JHB (011) 795-1616 • New Germany (031) 705-8620 • email@example.com • www.mallards.co.za
Tested by Heinrich Kleyn
AT A GLANCE
Approx weight: 820kg
Fuel capacity: 90 litre
Rated min hp: 90hp x 2hp
Rated max hp: 150hp x 2hp
Power as tested: 2 x 115hp Evinrude E-Tec motors
SOME companies think that with the current economic climate they have to put everything on ice and not spend any money on advertising or development. Then there are others — shall we describe them as “more dynamic”? — who are positive, bite the bullet, work a bit harder for a sale and put a lot of time and effort into development.
This is exactly what Michael Barnes and his team at Mallards Marine are doing during this difficult period. They have designed and developed a new Cobra Cat 630 that has all the credentials to take the market by storm. This craft came about after they had a close look at the old 625 Cobra and the 640 Cobra to see what they could improve upon in their quest to design a near perfect fishing vessel.
Of course, everybody has his own idea of what makes a perfect boat and the way he would like a boat to be, but Mallards’ philosophy of never standing still and always keeping up with the most advanced trends in boat building keeps them on the winning track.
Indeed, the first Cobra Cat 630 that was presented to me looked superb, and I was assured by Mike that they’ve put a lot of effort, time and money into this project.
Like Mallards, I believe there is a market for the bigger ski-boat, but not too big. Although this craft is much bigger than the average ski-boat, they have gone out of their way to make her a little lighter and therefore still very easy to tow.
I’ve followed the progress of the Cobra Cat 630 from the beginning when the mould was made until after the demo boat went into the mould. Indeed, there were a lot of excited people waiting for the first 630 to be put together.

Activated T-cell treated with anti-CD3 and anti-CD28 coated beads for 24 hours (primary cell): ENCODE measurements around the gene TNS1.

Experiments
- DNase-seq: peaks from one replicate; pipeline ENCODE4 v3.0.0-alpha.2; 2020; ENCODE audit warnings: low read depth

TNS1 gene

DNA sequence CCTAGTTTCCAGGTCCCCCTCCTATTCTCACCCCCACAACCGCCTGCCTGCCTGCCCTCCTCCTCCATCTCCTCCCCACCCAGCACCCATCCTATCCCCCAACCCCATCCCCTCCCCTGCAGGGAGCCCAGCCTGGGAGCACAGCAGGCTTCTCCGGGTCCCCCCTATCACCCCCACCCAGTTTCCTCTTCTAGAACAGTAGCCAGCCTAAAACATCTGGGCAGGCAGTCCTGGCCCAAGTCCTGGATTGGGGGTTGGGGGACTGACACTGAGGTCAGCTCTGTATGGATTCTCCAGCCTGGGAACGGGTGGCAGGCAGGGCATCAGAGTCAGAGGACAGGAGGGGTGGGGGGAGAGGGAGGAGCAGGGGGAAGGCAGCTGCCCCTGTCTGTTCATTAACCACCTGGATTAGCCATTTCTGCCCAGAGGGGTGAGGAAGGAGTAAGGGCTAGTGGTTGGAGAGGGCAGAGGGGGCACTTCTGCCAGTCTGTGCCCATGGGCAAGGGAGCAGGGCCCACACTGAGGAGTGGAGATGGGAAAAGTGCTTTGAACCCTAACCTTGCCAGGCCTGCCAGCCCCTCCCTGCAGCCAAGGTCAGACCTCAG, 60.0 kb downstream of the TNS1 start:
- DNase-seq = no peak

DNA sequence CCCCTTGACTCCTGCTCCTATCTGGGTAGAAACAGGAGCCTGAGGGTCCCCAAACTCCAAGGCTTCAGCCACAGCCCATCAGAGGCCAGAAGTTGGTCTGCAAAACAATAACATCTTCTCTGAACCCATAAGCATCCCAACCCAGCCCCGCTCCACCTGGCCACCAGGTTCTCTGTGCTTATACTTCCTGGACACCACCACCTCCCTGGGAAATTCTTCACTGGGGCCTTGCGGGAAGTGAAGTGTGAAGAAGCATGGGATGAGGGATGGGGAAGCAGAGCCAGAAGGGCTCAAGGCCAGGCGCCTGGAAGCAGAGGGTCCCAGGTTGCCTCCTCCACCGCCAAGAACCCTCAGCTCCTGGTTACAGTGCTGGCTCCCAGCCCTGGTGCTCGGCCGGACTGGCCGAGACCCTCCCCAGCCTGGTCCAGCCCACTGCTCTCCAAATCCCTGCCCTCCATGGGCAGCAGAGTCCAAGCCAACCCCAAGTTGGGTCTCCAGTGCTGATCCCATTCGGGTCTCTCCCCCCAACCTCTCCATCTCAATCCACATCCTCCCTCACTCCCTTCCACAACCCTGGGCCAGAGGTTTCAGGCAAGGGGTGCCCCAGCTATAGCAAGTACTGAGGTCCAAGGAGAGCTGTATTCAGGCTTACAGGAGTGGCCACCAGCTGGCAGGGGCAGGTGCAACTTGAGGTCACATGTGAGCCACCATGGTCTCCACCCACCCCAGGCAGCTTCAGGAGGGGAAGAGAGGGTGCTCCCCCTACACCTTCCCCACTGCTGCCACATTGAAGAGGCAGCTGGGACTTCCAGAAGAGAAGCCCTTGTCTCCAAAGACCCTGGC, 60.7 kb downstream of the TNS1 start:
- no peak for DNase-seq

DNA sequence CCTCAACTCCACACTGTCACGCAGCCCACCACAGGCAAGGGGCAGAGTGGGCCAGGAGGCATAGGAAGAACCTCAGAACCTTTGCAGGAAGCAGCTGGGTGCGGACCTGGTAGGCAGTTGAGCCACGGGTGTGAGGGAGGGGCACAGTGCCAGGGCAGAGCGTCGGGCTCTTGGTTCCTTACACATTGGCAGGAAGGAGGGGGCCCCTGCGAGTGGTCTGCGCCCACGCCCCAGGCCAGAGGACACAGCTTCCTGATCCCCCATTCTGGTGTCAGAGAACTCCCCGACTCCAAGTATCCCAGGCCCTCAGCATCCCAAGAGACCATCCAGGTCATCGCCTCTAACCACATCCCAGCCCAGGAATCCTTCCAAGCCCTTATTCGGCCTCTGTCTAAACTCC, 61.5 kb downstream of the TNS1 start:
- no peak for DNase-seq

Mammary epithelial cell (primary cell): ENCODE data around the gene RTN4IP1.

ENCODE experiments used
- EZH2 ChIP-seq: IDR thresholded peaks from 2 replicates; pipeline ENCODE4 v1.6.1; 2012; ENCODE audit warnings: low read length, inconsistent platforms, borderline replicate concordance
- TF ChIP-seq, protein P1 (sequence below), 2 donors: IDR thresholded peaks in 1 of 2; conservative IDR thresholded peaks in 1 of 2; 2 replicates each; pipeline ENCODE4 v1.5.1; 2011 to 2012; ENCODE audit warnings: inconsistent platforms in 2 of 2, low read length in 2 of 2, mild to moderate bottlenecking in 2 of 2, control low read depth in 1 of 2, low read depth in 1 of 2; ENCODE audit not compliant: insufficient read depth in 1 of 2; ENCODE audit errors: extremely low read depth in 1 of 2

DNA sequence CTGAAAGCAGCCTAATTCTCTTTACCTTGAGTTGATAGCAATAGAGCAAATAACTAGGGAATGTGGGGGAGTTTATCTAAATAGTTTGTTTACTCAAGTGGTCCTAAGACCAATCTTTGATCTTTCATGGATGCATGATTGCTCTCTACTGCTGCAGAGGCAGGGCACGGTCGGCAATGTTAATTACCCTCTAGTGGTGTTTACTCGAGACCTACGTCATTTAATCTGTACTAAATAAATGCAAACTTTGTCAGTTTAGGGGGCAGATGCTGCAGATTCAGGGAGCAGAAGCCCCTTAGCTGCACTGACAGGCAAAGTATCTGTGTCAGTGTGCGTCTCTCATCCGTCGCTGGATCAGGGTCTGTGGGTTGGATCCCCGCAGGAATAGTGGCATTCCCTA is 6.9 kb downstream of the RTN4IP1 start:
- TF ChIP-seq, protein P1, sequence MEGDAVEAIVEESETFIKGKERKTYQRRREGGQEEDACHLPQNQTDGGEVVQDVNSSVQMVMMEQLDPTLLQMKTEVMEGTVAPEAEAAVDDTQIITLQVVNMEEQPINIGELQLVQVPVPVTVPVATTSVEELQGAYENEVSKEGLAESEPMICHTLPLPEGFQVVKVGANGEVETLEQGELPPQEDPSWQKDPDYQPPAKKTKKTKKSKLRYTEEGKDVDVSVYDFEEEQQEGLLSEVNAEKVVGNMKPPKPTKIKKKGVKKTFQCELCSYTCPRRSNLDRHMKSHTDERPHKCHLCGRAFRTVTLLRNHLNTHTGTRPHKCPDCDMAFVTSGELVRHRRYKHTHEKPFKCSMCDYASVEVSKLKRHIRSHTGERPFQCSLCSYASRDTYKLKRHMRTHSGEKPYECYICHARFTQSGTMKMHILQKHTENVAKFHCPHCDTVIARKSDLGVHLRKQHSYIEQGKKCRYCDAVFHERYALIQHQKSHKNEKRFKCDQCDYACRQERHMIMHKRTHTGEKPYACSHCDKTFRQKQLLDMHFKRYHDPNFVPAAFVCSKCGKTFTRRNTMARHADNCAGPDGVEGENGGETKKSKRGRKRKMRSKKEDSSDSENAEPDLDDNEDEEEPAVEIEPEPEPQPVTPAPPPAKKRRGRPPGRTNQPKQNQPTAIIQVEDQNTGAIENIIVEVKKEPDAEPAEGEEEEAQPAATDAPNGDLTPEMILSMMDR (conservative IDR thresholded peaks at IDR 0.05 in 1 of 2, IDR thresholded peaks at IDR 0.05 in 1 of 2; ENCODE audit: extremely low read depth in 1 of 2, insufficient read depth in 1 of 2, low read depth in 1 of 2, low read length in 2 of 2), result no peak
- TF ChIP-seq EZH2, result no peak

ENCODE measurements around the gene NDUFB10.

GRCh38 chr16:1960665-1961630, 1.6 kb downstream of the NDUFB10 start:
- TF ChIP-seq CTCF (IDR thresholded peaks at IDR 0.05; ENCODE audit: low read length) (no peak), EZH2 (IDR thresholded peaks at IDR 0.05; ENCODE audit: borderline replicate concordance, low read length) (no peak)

When the bare hull was on the floor in the factory, she did not look that imposing, but once everything was fitted and she was loaded onto the trailer, I suddenly realised how big she really was. Visually, this boat will make an impression wherever she is towed.
I was most impressed with the differences I noticed between the old guard Cobra Cat models and the all-new Cobra Cat 630. Lots of curves have been rounded, changes have been made to the tunnel, and the front console has been moved slightly forward to create more deck space.
The first demo model that came out has been kept plain white which makes her look even more striking.
When I contacted Mike to tell him that I was ready for the test, we were both worried that the sea would be too flat to give her a proper trial. We decided to wait until after midday that day, for once hoping that the wind would pick up. If conditions are too flat, it makes a boat test easy and less challenging for the boat, but a little bit of wind just adds honesty to a craft’s performance and an opportunity to prove her worth.
Neither of us could actually see the sea from inside Durban harbour where we launched at the public slipway, but the local weather bureau assured us that the sea was flat and calm. Much to our surprise, when we actually left the harbour we discovered that the sea was totally on its head.
With a relatively strong east-to-northeasterly blowing at about 15 knots, there were white horses everywhere. The conditions weren’t good at all, so it was going to be a very interesting test ...
LAUNCHING AND TRAILERING
Towing the Cobra Cat 630 went smoothly and easily, even through the Durban traffic. When we pushed her into the water from the slipway in the harbour, she glided off the trailer very easily without any hassles. With a double-axle trailer it is so much easier to control the boat on the road, as well when loading and offloading.
Putting her back on the trailer was also effortless. I imagine that when you have to do a beach launch, it would be simple enough to dump her in the surf from her breakneck trailer without any hassles.
Loading and offloading can be a pain if you don’t do it very often, but if you do it two or three times a week, it becomes dead easy.
MOTORS AND CONTROLS
Although Mallards is one of the major Mercury dealers in South Africa, the test boat had been fitted with two 115hp Evinrude E-Tec demo motors to see how they would perform on a Cobra Cat. The motors pushed the 630 effortlessly through the water, and even with just one engine we managed to reach 40km/h. With both motors trimmed to the right height we managed to get to 60km/h. That’s quite impressive if you consider the size of the boat.
The controls were binnacle-mounted cable controls, situated in the front next to the steering, a very nice, smooth combination indeed. Hydraulic steering is a must for engines of this size. Indeed, you would hang onto the steering the whole time if you didn’t have it.
The motors were very smooth, even though they were still new and a little bit on the tight side.
HANDLING AND PERFORMANCE